If you’re anything like me, you might have spared a moment or two from focusing on the impeachment brouhaha to follow the horrific tragedy involving Amber Guyger, the white woman who shot her African American neighbor, Botham Jean, arguing that she mistook his flat for her own. And if you’re anything like me, you were probably surprised, and perhaps moved, to read about Jean’s brother, Brandt, who after Guyger’s conviction and sentence hugged her and expressed forgiveness.
And if you’ve spent any time online in the last day or two, you’ve seen that everyone whose brother was not murdered recently had Opinions about this. As NPR explained, it “sparked a debate.”
I’m in a rush to get a little bit more work done, so I’ll keep this short: There has been a lot of chatter from well-meaning, righteous folks, using all the correct Woke argot, about things we’ve already read in op-eds a thousand times: how forgiveness and restorative justice just give white people a reprieve because they reinforce racial hierarchies and excuse structural inequality yada yada yada. This sort of chatter, right here, is what I argue in both Yesterday’s Monsters
and in Progressive Punitivism
has been the ultimate paradigm in American criminal justice policy. It doesn’t matter if you’re a fierce punitive right winger or a fierce punitive progressive social justice crusader–you’ve spent decades marinating in a national animus that tells you that everything that is wrong in the world is criminal justice related and that harsh punishment is the only solution.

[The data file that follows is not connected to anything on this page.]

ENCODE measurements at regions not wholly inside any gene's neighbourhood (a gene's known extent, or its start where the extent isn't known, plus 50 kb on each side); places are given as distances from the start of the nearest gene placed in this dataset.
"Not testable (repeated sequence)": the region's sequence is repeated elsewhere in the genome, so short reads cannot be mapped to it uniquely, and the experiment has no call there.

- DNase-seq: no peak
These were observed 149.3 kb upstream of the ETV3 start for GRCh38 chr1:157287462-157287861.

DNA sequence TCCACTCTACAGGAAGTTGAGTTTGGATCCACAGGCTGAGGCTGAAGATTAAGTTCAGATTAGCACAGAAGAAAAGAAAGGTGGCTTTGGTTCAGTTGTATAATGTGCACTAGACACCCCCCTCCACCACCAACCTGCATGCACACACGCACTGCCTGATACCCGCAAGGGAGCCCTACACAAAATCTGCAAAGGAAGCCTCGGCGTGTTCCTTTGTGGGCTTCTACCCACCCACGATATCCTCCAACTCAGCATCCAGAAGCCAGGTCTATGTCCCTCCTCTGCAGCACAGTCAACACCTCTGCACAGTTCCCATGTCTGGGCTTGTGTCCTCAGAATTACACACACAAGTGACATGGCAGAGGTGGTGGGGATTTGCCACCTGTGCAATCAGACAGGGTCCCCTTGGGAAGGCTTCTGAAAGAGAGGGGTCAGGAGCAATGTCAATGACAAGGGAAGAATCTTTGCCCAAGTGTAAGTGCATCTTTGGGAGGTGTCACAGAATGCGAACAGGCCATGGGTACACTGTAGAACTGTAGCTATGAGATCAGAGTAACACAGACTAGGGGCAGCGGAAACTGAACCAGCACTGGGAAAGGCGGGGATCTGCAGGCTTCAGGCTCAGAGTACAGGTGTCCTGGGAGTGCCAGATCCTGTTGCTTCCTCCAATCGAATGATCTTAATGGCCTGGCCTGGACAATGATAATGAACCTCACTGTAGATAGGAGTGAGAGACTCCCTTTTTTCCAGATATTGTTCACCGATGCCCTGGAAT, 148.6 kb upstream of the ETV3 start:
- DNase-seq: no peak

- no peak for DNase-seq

It is important to listen to victims. Very. It is important to have all the compassion in the world for victims. And at the same time, first and foremost, our obligation to victims is to help them not be just “victims” as soon as possible. What we are doing with the reification of this punitive perspective is reinforcing the notion that the only appropriate way to deal with social ills is to punish; that to forgive is weak and subservient; and that people should never move on from their own victimization–even if it’s healing TO THEM, even if it helps THEM, even if it is THEIR way of dealing with grief.
Which means that we’re all about listening to victims–but only if they sing the punitive tune we like to hear.
I would humbly suggest to all the self appointed social justice critics of Jean’s big heart that perhaps there isn’t only One Right Way to handle the murder of your sibling, and that perhaps the decent thing to do is to let people grieve and process in whatever way seems appropriate to them.
I would also suggest that critiquing someone’s admittedly uncommon way of handling his grief as if he doesn’t know what he’s doing is as paternalistic as the hierarchies the commentators supposedly condemn.